I was feeling depressed. This was not what I wanted. I valued my independence above all else and now my space was being taken over and my time would be occupied in amusing a spoilt but sexy child. How long would she stay I wondered, and suddenly I felt nostalgic for my little room in the cheap hotel on the Rue Lepic.
‘Listen Baby, maybe we should hold a bit on the furniture, after all if you aren’t going to be here very long it’s a waste. On my own I just don’t need the stuff.’
Two laser blue eyes with tiny black irises turned on me.
‘You don’t want me to come here? You don’t want me, do you?’ her voice had risen an octave at least.
‘It’s not that Cherie, it’s just, well, I need my space, when I’m working I need peace and quiet, no distractions.’
She looked at me with a mixture of disbelief and anger.
‘I don’t know you any more. I thought you wanted to be together with me. I don’t think you love me at all.’ Her eyes filled with tears amazingly fast I thought, and she stared accusingly at me.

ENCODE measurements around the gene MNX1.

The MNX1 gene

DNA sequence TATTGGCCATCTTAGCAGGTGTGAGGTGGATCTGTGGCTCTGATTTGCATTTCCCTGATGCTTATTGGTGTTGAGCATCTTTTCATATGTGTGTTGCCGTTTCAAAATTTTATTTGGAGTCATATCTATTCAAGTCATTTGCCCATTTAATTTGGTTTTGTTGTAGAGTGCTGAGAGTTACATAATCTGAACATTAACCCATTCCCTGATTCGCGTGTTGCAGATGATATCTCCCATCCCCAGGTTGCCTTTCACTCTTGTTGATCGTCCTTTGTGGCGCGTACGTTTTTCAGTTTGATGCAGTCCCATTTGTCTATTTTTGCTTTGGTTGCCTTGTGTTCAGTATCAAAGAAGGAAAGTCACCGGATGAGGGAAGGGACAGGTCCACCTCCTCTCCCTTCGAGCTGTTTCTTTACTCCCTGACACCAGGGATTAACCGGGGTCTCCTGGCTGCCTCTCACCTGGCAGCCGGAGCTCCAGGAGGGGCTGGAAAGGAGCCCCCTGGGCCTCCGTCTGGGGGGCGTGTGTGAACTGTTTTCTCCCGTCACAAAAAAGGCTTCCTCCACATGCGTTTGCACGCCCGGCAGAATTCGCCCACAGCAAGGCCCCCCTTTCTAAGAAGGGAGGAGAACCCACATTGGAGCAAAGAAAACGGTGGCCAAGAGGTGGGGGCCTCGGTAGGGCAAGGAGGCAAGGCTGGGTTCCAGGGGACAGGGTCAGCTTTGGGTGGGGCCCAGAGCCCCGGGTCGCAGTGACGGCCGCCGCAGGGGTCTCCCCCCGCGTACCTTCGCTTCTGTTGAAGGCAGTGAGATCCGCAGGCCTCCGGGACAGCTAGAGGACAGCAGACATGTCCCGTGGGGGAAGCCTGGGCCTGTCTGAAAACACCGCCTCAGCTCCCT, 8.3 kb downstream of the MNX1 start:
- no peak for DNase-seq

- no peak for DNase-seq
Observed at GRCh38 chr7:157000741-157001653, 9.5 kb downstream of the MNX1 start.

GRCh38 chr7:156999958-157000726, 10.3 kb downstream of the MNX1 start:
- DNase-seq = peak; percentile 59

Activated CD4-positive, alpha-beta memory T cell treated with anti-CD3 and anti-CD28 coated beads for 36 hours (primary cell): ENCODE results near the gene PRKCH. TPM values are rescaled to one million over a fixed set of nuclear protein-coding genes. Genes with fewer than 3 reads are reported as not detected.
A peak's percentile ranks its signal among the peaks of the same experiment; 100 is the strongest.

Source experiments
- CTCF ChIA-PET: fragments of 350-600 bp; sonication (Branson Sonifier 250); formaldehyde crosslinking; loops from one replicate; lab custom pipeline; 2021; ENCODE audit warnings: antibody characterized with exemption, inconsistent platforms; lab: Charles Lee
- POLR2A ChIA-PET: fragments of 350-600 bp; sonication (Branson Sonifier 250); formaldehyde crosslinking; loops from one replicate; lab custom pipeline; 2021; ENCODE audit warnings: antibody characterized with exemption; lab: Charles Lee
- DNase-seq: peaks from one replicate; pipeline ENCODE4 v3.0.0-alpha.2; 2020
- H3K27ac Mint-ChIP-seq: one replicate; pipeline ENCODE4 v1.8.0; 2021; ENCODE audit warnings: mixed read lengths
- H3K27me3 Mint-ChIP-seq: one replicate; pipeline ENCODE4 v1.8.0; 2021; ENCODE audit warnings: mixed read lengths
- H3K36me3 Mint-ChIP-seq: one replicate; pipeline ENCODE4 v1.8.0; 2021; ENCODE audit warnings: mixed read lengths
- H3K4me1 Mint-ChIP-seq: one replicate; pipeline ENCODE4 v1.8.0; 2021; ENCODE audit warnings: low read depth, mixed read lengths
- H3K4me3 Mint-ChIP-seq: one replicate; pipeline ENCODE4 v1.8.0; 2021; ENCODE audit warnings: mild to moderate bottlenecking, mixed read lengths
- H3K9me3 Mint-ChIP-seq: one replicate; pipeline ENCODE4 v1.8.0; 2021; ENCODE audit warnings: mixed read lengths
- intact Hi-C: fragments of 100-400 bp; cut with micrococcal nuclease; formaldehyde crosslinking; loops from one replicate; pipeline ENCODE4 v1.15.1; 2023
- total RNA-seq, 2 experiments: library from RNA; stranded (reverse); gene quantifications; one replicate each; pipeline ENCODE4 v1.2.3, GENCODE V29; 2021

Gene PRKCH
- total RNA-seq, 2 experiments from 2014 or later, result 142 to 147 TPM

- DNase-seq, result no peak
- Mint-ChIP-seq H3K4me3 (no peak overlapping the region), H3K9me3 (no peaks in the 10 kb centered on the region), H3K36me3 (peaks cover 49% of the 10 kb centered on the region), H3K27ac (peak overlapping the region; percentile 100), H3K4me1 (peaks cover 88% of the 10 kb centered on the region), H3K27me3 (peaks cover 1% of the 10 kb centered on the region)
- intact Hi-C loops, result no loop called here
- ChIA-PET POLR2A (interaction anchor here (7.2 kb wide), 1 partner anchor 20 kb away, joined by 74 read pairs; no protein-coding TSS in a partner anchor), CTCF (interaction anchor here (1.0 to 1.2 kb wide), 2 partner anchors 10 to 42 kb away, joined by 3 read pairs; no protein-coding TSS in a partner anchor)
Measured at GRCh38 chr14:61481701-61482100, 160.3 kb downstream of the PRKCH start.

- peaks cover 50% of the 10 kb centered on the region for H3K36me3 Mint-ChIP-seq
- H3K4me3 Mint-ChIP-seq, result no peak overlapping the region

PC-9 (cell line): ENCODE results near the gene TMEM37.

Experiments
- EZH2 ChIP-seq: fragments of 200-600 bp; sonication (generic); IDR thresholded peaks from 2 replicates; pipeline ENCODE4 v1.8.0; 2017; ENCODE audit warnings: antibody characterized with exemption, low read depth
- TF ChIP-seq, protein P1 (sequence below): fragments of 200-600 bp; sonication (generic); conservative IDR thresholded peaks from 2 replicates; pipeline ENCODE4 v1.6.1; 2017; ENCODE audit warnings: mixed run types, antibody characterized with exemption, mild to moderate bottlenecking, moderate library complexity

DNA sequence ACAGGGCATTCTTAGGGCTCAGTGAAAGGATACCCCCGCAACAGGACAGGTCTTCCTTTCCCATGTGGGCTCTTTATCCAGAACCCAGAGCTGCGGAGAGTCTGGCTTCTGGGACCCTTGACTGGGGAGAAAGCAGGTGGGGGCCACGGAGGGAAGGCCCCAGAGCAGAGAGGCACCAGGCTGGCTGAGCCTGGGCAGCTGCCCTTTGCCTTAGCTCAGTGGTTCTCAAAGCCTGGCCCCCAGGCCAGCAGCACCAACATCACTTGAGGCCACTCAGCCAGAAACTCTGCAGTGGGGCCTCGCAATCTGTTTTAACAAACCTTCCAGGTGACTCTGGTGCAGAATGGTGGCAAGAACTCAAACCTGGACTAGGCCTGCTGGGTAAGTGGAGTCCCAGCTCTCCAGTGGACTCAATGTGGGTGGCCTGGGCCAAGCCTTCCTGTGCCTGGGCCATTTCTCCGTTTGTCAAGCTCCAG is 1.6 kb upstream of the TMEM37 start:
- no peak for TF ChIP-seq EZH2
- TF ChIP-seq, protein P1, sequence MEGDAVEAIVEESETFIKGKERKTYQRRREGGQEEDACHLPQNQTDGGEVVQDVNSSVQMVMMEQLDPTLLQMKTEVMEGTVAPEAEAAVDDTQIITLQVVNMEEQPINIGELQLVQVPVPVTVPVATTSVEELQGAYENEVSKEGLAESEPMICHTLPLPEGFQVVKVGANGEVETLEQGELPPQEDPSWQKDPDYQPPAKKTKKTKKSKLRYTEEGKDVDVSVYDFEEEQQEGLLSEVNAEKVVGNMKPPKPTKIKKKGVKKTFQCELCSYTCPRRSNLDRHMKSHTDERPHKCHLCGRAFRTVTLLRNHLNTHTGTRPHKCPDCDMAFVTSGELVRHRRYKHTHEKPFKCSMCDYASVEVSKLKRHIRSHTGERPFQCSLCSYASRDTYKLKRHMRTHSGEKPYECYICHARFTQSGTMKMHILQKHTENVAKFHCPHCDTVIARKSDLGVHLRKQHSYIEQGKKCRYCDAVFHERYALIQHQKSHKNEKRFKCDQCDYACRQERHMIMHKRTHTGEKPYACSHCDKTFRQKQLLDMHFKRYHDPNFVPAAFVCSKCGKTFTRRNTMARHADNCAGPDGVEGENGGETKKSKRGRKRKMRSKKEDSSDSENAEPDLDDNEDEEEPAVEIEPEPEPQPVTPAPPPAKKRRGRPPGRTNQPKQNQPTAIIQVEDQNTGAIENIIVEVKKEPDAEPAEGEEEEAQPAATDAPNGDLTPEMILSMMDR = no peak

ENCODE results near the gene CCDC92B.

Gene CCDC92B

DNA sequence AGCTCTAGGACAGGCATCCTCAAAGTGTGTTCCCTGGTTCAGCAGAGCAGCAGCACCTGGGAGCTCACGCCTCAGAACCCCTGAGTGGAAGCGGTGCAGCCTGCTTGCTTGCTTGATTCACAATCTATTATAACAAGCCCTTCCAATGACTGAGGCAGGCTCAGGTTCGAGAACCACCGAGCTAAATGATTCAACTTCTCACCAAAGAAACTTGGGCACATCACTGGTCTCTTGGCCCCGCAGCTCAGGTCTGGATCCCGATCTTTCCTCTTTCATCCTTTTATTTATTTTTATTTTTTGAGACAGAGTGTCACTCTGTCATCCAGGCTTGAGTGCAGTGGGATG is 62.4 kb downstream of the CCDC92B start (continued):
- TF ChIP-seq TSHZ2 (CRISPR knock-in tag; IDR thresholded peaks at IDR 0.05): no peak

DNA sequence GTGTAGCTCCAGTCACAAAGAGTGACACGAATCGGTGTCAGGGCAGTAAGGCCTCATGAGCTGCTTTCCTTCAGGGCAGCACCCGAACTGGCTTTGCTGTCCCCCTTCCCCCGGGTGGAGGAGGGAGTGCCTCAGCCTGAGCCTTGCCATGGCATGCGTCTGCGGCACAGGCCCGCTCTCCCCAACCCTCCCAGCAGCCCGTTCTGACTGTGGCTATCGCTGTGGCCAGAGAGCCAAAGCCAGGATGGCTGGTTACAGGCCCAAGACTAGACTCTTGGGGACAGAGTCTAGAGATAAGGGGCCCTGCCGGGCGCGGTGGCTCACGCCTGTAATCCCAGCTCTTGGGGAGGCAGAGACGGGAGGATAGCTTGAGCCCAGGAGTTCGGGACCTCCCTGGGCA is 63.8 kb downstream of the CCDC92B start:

I went to her and took her in my arms; she resisted at first but then clung to me sobbing like a child that’s been denied a favorite treat.
‘All right darling, it’s all right, don’t cry. I’d love you to be here with me all the time, you must know that, I just worry about my work.’
She leant back and looked at me.
‘Oh I’m so sorry darling. I didn’t realize, I didn’t think about that. But you are right; you must be free to work. I will have to get used to being without you some time.’
She was not going to be put off easily I could see. I needed time to think.
‘I’m sure we can work something out Cherie, stop crying, you’d have red nose for hours.’ I knew that would stop her. She sniffed and wiped her face on my shirtfront.
‘Sorry darling, you must be fed up with me.’ She sniffed.
‘That’s alright, now listen, I’m going to pop down to the market and get us some croissants and stuff, you stay here and sort your face out, we’ll have a nice breakfast and talk about shopping.’